Big candy companies embrace functional candy trend

NEW YORK Confections and gums with added “benefits,” claiming to perform such feats as improving bad breath, protecting teeth and soothing sore throats, are getting a boost from major candy makers who have recognized a trend in sales of candy multitaskers.

Candy makers, including Cadbury, Hershey and Wrigley, have introduced new formulations and flavors of teeth-whitening gum. Cadbury’s Trident White, Hershey’s Ice Cube White and Wrigley’s Orbit White boast tooth-whitening components, as well as breath-freshening additives, according to reports.

In addition to claims about added tooth and gum health, Wrigley is bringing to market new Eclipse gums and mints that contain magnolia bark extract, an herbal extract known to kill germs that cause bad breath. The new MBE gum and mints will hit retail shelves this spring.

Cadbury Adams has also announced an expansion on its line of Trident whitening gums containing Recaldent. Trident Xtra Care gums with more of the additive will hit markets this year. According to the makers, Recaldent is a tooth enamel-building ingredient derived from calcium. Wrigley has adapted its formula for Trident gum so that it now contains twice the amount of Recaldent currently packed into Trident White. The higher amount is supposed to increase the additive’s ability to stick to teeth.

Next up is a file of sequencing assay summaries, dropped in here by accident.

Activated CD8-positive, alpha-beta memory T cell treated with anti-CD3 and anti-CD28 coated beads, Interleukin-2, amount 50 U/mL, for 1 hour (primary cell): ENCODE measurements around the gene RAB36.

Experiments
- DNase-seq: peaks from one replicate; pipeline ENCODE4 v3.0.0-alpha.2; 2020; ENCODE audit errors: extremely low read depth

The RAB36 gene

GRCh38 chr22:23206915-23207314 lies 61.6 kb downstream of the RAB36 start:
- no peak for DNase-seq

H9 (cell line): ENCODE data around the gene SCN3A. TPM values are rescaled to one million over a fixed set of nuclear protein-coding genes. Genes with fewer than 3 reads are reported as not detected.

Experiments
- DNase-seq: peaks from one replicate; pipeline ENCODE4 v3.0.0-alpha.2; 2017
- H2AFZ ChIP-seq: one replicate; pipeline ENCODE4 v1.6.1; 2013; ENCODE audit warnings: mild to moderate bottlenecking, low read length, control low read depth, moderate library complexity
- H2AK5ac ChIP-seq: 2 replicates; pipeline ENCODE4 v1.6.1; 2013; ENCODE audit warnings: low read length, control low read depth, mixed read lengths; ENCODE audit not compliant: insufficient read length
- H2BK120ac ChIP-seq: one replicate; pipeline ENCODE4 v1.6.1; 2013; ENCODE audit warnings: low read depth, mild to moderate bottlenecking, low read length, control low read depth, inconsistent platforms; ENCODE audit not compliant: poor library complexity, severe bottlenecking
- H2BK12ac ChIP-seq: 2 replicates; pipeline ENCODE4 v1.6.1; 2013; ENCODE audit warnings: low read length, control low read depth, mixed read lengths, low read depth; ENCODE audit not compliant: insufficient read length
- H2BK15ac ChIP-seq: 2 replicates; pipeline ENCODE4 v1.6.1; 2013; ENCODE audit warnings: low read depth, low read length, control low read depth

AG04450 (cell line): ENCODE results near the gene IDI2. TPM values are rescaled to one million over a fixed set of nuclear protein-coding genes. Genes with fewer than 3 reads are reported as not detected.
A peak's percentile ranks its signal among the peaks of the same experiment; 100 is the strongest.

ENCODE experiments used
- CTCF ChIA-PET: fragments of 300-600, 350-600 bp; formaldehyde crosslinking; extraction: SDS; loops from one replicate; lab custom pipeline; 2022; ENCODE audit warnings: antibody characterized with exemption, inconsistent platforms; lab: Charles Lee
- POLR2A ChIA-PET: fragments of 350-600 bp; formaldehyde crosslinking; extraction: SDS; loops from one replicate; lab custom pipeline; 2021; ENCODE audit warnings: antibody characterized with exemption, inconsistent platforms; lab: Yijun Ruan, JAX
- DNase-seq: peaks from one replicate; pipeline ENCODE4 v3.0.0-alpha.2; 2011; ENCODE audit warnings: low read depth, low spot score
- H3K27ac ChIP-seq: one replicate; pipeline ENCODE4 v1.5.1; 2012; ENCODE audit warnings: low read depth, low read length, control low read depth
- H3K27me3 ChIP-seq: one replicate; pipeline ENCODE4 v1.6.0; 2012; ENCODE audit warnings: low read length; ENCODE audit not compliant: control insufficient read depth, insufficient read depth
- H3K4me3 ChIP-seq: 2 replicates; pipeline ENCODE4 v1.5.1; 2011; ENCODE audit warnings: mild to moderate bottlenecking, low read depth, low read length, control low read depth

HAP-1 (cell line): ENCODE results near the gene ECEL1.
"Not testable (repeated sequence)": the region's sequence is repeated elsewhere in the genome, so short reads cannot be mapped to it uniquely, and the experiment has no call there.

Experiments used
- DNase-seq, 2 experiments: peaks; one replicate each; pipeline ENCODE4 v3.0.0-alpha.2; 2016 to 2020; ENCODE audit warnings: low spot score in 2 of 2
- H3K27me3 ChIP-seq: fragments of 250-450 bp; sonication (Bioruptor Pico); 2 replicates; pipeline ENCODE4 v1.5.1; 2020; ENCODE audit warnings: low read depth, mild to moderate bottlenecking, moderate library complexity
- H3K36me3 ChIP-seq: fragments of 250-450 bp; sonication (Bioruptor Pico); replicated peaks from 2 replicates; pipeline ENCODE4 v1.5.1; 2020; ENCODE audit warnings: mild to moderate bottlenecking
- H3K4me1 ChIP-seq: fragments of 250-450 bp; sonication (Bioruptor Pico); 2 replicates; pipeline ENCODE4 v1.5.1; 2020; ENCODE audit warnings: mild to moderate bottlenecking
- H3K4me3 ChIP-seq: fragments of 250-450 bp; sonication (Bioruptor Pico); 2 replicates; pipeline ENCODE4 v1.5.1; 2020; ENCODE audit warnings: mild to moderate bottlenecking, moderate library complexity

And stretching confections further into the role of remedies, Bee M.D. based in Mooresville, N.C., has developed a new type of throat drop containing 40 percent honey, [compared to 1 to 10 percent of honey contained in other lozenge formulas on the market]. Part of the sales will be directed to the study of colony collapse disorder affecting the honeybee population.

Market analysis firm Vreeland and Associates, based in Harrisburg, Pa., has reported that sales of functional confections rose 1.8 percent to $1.5 billion in 2006, reversing a 6.7 percent decline the year prior.

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